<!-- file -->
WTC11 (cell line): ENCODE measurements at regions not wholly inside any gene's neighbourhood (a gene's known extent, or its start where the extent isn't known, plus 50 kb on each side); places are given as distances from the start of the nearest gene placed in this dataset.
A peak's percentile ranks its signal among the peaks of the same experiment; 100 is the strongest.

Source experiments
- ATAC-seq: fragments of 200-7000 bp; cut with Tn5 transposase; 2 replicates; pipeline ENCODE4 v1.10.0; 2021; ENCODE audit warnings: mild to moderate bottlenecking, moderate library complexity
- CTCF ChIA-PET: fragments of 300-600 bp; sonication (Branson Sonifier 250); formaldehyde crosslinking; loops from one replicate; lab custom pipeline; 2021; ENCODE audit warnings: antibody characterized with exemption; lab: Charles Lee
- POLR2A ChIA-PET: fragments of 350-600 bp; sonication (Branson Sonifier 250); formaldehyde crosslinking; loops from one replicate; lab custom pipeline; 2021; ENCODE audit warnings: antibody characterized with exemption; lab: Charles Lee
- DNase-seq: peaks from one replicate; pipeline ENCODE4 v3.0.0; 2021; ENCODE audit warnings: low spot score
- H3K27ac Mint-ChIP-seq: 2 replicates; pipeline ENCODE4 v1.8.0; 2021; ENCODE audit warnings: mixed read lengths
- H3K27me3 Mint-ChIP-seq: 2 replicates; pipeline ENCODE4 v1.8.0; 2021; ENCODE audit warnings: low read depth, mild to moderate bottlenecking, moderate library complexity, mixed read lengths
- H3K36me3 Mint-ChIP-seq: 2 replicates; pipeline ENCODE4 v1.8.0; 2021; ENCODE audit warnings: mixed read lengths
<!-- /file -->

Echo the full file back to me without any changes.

WTC11 (cell line): ENCODE measurements at regions not wholly inside any gene's neighbourhood (a gene's known extent, or its start where the extent isn't known, plus 50 kb on each side); places are given as distances from the start of the nearest gene placed in this dataset.
A peak's percentile ranks its signal among the peaks of the same experiment; 100 is the strongest.

Source experiments
- ATAC-seq: fragments of 200-7000 bp; cut with Tn5 transposase; 2 replicates; pipeline ENCODE4 v1.10.0; 2021; ENCODE audit warnings: mild to moderate bottlenecking, moderate library complexity
- CTCF ChIA-PET: fragments of 300-600 bp; sonication (Branson Sonifier 250); formaldehyde crosslinking; loops from one replicate; lab custom pipeline; 2021; ENCODE audit warnings: antibody characterized with exemption; lab: Charles Lee
- POLR2A ChIA-PET: fragments of 350-600 bp; sonication (Branson Sonifier 250); formaldehyde crosslinking; loops from one replicate; lab custom pipeline; 2021; ENCODE audit warnings: antibody characterized with exemption; lab: Charles Lee
- DNase-seq: peaks from one replicate; pipeline ENCODE4 v3.0.0; 2021; ENCODE audit warnings: low spot score
- H3K27ac Mint-ChIP-seq: 2 replicates; pipeline ENCODE4 v1.8.0; 2021; ENCODE audit warnings: mixed read lengths
- H3K27me3 Mint-ChIP-seq: 2 replicates; pipeline ENCODE4 v1.8.0; 2021; ENCODE audit warnings: low read depth, mild to moderate bottlenecking, moderate library complexity, mixed read lengths
- H3K36me3 Mint-ChIP-seq: 2 replicates; pipeline ENCODE4 v1.8.0; 2021; ENCODE audit warnings: mixed read lengths